Iranians cannot change their government democratically. Ayatollah Ali Khamenei has the final say on all matters of policy, and the Council of Guardians vets all electoral candidates and pieces of legislation for strict allegiance to the ruling theocracy and adherence to Islamic principles. In late November 2001, the majlis passed an electoral law prohibiting the Council from excluding reformist election candidates, but the Council rejected it. Reformists then announced that they were considering calling a referendum on the issue before the next legislative elections in 2003. The issue arose when the Council of Guardians disqualified reformist candidates for by-elections in Golestan province. Political parties are technically illegal, but some political groupings have won legal recognition since 1997. There are reportedly some 120 political parties, associations of political activists, and other social groups, but few are active owing to financial or procedural constraints. The Council of Guardians approved only ten presidential candidates for the 2001 presidential vote, of 814 who originally declared their intention to run. Several women who sought to ran were disqualified. All Iranians age 16 and older may vote, including women.
The state continues to maintain control through terror: arbitrary detention, torture, disappearance, summary trial, and execution are commonplace. Security forces enter homes and offices, open mail, and monitor telephone conversations without court authorization. Prisons are substandard, seriously overcrowded, and rife with disease. Radio Free Europe/Radio Liberty (RFE/RL) reported in January about the existence of "unofficial" prisons run by various law enforcement, military, and judicial agencies. Hardline vigilante groups commit extrajudicial killings with the tacit consent of the government, and there have been reports of "parallel" security organizations run by both hardliners and reformists. Although the government has investigated murder and other misconduct by hardline officials and others, information about the cases is not made available and officials are rarely punished. In the trial of intelligence officials accused of the 1998 dissident killings, a former intelligence minister was implicated by one of the defendants but never investigated. Parliament approved a bill in February banning police from universities and seminaries, in response to an incident in 1999, when police and hardline vigilantes stormed a Tehran University dormitory, killing one student and injuring 20 others.
The judiciary is not independent. Judges must meet strict political and religious qualifications. The supreme leader directly appoints the head of the judiciary, who appoints the supreme court. Bribery is common. Civil courts provide some procedural safeguards, though judges may serve simultaneously as prosecutors during trials. Revolutionary courts try political and religious cases, and are often assigned cases that normally fall under civil court jurisdiction. Charges are often vague, detainees are denied access to legal counsel, and due process is ignored. These courts are used frequently to prosecute critics of the Islamic system. A prominent student leader and a veteran nationalist, both Khatami supporters, publicly admitted in May to having plotted to overthrow the government. Both had been held in solitary confinement with no access to counsel for six months. The penal code is based on Sharia and provides for flogging, stoning, amputation, and death for a range of social and political misconduct. Amnesty International expressed concern over a dramatic increase in executions during the summer of 2001, and others noted a similar increase in floggings and stonings. Rioting reportedly broke out as bystanders tried to stop a public hanging in August and a flogging in July.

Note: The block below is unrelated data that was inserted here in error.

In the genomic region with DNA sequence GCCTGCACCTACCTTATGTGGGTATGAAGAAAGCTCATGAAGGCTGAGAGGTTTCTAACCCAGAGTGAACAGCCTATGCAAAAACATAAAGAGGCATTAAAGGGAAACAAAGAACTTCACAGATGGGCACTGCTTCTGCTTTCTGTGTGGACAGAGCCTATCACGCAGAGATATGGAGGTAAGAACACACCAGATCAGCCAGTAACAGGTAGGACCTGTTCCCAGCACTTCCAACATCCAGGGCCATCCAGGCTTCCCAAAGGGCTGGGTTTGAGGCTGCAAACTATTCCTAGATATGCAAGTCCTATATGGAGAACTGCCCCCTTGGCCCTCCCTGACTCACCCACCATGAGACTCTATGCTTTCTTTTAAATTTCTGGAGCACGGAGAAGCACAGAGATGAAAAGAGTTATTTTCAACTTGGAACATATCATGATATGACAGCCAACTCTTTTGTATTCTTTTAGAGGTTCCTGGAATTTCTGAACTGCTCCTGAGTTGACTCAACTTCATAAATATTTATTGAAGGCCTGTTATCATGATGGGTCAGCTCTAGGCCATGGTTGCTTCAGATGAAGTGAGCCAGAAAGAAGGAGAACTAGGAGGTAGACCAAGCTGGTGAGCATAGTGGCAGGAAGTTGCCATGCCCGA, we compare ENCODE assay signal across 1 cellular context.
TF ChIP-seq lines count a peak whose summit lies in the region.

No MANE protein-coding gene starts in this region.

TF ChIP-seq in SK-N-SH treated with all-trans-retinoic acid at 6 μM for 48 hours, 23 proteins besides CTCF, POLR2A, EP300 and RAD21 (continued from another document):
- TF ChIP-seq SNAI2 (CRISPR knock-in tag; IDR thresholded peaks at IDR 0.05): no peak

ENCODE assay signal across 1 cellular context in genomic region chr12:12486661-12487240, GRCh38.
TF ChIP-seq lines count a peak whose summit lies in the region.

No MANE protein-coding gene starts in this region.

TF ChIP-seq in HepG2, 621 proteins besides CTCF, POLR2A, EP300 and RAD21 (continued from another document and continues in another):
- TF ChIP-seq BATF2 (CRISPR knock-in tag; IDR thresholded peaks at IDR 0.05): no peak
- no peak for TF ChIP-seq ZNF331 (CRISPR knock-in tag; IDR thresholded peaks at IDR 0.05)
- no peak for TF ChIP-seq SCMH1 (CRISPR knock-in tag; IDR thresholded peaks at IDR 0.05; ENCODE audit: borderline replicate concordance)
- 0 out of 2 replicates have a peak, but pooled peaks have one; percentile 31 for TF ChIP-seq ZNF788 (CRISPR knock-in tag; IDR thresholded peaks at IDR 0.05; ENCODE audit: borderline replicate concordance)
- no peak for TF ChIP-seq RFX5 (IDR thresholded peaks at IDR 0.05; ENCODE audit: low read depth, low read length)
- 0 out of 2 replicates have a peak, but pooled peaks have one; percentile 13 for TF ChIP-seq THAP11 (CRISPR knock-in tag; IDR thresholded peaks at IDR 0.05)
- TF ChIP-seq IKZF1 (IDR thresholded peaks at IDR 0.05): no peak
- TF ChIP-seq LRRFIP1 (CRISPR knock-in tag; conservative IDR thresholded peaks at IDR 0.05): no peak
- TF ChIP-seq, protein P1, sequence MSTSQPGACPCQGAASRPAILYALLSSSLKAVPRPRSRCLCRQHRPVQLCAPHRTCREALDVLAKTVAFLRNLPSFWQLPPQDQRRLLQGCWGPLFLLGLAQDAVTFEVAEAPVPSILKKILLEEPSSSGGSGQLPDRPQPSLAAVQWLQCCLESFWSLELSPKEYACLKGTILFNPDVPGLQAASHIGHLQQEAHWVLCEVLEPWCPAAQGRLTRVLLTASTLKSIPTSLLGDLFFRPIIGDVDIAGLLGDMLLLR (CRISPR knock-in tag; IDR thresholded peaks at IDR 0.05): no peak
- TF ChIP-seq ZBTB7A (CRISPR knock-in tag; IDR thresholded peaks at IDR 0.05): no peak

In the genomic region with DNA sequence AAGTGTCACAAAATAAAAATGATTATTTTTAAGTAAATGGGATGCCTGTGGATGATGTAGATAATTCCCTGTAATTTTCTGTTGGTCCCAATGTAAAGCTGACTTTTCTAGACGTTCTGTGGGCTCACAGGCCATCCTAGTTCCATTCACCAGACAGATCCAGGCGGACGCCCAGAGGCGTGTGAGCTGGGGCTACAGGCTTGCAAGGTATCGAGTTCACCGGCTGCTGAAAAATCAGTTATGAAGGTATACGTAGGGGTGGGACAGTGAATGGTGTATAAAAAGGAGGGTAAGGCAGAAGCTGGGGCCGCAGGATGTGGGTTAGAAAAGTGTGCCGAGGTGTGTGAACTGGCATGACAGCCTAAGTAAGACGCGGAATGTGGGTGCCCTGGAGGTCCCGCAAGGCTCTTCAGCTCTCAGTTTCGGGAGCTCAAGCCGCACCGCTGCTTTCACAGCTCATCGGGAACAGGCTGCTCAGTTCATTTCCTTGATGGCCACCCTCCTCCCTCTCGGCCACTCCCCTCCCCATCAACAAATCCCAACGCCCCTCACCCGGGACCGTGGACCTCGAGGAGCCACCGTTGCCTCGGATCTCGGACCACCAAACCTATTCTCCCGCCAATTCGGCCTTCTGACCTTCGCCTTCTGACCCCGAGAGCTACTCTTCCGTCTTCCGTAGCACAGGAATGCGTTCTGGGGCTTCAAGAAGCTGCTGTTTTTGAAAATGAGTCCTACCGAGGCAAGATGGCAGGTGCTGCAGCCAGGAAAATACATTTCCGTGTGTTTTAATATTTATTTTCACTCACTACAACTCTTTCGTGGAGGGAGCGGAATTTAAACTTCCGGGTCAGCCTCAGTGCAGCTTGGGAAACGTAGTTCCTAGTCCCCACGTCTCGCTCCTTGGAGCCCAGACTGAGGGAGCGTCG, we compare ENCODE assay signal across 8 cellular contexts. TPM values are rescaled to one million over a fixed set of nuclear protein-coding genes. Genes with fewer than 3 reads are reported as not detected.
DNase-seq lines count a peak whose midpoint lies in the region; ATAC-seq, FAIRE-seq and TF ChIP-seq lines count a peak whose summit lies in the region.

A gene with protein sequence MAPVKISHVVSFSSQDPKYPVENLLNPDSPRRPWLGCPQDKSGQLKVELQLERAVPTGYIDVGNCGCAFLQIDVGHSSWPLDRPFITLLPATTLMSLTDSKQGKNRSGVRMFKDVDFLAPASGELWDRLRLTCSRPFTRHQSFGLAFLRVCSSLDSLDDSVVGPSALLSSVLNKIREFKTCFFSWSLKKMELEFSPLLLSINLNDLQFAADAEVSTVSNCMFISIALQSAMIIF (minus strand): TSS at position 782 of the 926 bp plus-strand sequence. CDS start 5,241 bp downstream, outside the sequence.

The reformist press played an active role in society during President Khatami's first administration with political commentary, advocacy of a free and independent civil society, and investigative journalism. But beginning in March 2000, Khamenei began publicly criticizing reformists, particularly in the press, accusing them of slander and of creating anxiety, pessimism, and mistrust. Since then, nearly 50 publications have been closed. In February, Paris-based Reporters Sans Frontieres (RSF) reported that Iran had become the country with the greatest number of imprisoned journalists in the world (by October the number was 20). RFE/RL attributed the press's woes to "serial plaintiffs," including the Ministry of Intelligence and Security, the Iranian Revolutionary Guard Corps, and the state broadcasting company, who file the criminal complaints leading to press closures and arrests. RSF also reported that detained journalists are often held incommunicado and their families not told of their whereabouts. Notable cases in 2001 included Akbar Ganji, whose sentence was reduced to six months on appeal, then increased by a higher court to six years in September. Also in September, an appeals court upheld a 19-month prison sentence and fine for prominent journalist Massoud Behnoud, who was convicted of "spreading lies" and "insulting the Islamic system." In January, parliament called the detention and trials of several journalists illegal and called upon the judiciary to review the cases. Any review is considered unlikely.